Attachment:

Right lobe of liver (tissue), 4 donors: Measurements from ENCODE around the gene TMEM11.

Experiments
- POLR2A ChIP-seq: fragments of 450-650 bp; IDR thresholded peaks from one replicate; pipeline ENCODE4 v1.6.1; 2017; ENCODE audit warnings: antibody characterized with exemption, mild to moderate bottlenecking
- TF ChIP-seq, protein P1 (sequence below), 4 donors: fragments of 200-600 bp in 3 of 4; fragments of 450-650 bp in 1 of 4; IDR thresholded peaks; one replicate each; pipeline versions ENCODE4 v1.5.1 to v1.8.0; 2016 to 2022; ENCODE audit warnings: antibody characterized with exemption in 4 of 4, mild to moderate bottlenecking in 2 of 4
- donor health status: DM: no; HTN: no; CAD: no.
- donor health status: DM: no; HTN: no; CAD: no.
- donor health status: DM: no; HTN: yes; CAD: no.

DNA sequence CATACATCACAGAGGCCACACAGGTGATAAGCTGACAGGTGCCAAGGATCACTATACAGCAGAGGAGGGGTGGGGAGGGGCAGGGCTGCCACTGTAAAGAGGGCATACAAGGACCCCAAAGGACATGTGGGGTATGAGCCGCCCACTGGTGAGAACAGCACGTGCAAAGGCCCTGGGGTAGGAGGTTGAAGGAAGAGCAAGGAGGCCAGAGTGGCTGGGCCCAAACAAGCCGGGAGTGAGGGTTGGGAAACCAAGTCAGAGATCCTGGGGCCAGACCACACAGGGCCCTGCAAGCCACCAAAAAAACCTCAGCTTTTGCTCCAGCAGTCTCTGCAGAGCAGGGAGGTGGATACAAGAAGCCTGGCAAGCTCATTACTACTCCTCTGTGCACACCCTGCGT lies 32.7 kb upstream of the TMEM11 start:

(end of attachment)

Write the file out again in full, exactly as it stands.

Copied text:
Right lobe of liver (tissue), 4 donors: Measurements from ENCODE around the gene TMEM11.

Experiments
- POLR2A ChIP-seq: fragments of 450-650 bp; IDR thresholded peaks from one replicate; pipeline ENCODE4 v1.6.1; 2017; ENCODE audit warnings: antibody characterized with exemption, mild to moderate bottlenecking
- TF ChIP-seq, protein P1 (sequence below), 4 donors: fragments of 200-600 bp in 3 of 4; fragments of 450-650 bp in 1 of 4; IDR thresholded peaks; one replicate each; pipeline versions ENCODE4 v1.5.1 to v1.8.0; 2016 to 2022; ENCODE audit warnings: antibody characterized with exemption in 4 of 4, mild to moderate bottlenecking in 2 of 4
- donor health status: DM: no; HTN: no; CAD: no.
- donor health status: DM: no; HTN: no; CAD: no.
- donor health status: DM: no; HTN: yes; CAD: no.

DNA sequence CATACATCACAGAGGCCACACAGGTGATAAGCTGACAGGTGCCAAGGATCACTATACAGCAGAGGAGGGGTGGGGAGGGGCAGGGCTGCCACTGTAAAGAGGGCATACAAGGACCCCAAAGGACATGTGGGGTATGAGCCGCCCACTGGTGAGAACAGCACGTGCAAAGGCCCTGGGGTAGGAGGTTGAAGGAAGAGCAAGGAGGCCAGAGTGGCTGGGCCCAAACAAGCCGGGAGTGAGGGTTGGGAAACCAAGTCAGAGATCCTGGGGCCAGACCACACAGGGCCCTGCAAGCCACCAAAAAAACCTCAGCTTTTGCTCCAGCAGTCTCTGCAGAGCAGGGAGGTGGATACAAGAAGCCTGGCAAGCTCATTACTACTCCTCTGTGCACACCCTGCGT lies 32.7 kb upstream of the TMEM11 start: